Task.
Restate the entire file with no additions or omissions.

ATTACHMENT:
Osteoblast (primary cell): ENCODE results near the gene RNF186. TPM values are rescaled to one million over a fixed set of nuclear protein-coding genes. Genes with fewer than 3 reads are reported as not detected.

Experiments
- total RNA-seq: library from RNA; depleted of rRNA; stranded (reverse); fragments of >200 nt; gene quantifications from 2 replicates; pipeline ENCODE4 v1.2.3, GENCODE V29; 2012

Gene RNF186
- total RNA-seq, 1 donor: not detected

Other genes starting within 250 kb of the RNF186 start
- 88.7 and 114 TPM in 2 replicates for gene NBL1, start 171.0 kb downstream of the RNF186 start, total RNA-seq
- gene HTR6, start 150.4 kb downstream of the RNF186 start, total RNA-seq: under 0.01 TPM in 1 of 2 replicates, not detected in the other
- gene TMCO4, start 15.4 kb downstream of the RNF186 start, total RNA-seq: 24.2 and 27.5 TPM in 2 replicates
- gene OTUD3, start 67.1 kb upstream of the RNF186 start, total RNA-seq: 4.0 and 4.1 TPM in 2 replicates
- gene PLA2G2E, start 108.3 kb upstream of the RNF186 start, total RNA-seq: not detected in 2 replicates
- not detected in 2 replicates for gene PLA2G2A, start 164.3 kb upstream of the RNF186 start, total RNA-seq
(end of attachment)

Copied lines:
Osteoblast (primary cell): ENCODE results near the gene RNF186. TPM values are rescaled to one million over a fixed set of nuclear protein-coding genes. Genes with fewer than 3 reads are reported as not detected.

Experiments
- total RNA-seq: library from RNA; depleted of rRNA; stranded (reverse); fragments of >200 nt; gene quantifications from 2 replicates; pipeline ENCODE4 v1.2.3, GENCODE V29; 2012

Gene RNF186
- total RNA-seq, 1 donor: not detected

Other genes starting within 250 kb of the RNF186 start
- 88.7 and 114 TPM in 2 replicates for gene NBL1, start 171.0 kb downstream of the RNF186 start, total RNA-seq
- gene HTR6, start 150.4 kb downstream of the RNF186 start, total RNA-seq: under 0.01 TPM in 1 of 2 replicates, not detected in the other
- gene TMCO4, start 15.4 kb downstream of the RNF186 start, total RNA-seq: 24.2 and 27.5 TPM in 2 replicates
- gene OTUD3, start 67.1 kb upstream of the RNF186 start, total RNA-seq: 4.0 and 4.1 TPM in 2 replicates
- gene PLA2G2E, start 108.3 kb upstream of the RNF186 start, total RNA-seq: not detected in 2 replicates
- not detected in 2 replicates for gene PLA2G2A, start 164.3 kb upstream of the RNF186 start, total RNA-seq